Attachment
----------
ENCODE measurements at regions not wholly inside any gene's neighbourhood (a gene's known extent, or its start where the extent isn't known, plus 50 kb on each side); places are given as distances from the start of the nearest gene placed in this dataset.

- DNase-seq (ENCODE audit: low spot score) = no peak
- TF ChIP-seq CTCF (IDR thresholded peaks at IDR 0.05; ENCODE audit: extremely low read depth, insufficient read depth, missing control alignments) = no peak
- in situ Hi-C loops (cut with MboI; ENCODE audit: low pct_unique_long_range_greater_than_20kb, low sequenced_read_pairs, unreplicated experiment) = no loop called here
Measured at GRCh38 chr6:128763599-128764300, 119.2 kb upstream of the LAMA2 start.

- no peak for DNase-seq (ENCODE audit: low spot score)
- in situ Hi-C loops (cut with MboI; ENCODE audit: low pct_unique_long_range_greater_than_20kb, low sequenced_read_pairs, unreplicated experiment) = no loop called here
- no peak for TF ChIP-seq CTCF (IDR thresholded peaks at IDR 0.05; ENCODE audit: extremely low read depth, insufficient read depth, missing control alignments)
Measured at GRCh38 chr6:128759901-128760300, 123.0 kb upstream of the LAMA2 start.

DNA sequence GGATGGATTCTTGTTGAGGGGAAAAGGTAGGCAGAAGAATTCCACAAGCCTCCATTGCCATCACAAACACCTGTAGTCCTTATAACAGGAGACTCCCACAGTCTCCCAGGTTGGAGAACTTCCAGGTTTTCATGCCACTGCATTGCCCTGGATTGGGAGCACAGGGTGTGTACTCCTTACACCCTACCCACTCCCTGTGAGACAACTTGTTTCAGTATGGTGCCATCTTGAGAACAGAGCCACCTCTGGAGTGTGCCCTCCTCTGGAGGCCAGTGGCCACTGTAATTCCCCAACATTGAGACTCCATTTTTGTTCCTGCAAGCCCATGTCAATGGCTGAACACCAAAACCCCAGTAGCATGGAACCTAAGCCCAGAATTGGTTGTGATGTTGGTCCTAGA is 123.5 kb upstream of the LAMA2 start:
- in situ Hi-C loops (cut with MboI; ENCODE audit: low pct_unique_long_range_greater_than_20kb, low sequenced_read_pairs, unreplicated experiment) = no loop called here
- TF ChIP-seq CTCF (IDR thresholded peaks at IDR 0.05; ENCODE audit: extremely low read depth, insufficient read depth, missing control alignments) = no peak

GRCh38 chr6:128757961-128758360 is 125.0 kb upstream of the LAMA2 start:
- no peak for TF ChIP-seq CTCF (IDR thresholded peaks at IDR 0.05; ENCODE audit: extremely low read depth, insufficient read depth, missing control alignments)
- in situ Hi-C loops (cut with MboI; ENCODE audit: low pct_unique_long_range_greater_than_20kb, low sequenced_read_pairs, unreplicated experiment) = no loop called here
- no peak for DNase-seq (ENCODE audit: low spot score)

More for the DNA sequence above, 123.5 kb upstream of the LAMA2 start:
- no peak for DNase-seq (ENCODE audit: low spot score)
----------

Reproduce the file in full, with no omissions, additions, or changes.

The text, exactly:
ENCODE measurements at regions not wholly inside any gene's neighbourhood (a gene's known extent, or its start where the extent isn't known, plus 50 kb on each side); places are given as distances from the start of the nearest gene placed in this dataset.

- DNase-seq (ENCODE audit: low spot score) = no peak
- TF ChIP-seq CTCF (IDR thresholded peaks at IDR 0.05; ENCODE audit: extremely low read depth, insufficient read depth, missing control alignments) = no peak
- in situ Hi-C loops (cut with MboI; ENCODE audit: low pct_unique_long_range_greater_than_20kb, low sequenced_read_pairs, unreplicated experiment) = no loop called here
Measured at GRCh38 chr6:128763599-128764300, 119.2 kb upstream of the LAMA2 start.

- no peak for DNase-seq (ENCODE audit: low spot score)
- in situ Hi-C loops (cut with MboI; ENCODE audit: low pct_unique_long_range_greater_than_20kb, low sequenced_read_pairs, unreplicated experiment) = no loop called here
- no peak for TF ChIP-seq CTCF (IDR thresholded peaks at IDR 0.05; ENCODE audit: extremely low read depth, insufficient read depth, missing control alignments)
Measured at GRCh38 chr6:128759901-128760300, 123.0 kb upstream of the LAMA2 start.

DNA sequence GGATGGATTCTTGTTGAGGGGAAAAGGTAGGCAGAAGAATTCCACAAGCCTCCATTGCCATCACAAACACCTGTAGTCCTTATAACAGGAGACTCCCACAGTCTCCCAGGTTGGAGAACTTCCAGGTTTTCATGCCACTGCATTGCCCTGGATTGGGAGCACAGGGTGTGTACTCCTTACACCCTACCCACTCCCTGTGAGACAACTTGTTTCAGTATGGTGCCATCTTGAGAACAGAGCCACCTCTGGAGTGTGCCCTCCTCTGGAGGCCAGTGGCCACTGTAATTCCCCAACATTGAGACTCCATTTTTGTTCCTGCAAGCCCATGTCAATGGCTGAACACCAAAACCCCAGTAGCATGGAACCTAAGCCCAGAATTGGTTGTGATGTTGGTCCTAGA is 123.5 kb upstream of the LAMA2 start:
- in situ Hi-C loops (cut with MboI; ENCODE audit: low pct_unique_long_range_greater_than_20kb, low sequenced_read_pairs, unreplicated experiment) = no loop called here
- TF ChIP-seq CTCF (IDR thresholded peaks at IDR 0.05; ENCODE audit: extremely low read depth, insufficient read depth, missing control alignments) = no peak

GRCh38 chr6:128757961-128758360 is 125.0 kb upstream of the LAMA2 start:
- no peak for TF ChIP-seq CTCF (IDR thresholded peaks at IDR 0.05; ENCODE audit: extremely low read depth, insufficient read depth, missing control alignments)
- in situ Hi-C loops (cut with MboI; ENCODE audit: low pct_unique_long_range_greater_than_20kb, low sequenced_read_pairs, unreplicated experiment) = no loop called here
- no peak for DNase-seq (ENCODE audit: low spot score)

More for the DNA sequence above, 123.5 kb upstream of the LAMA2 start:
- no peak for DNase-seq (ENCODE audit: low spot score)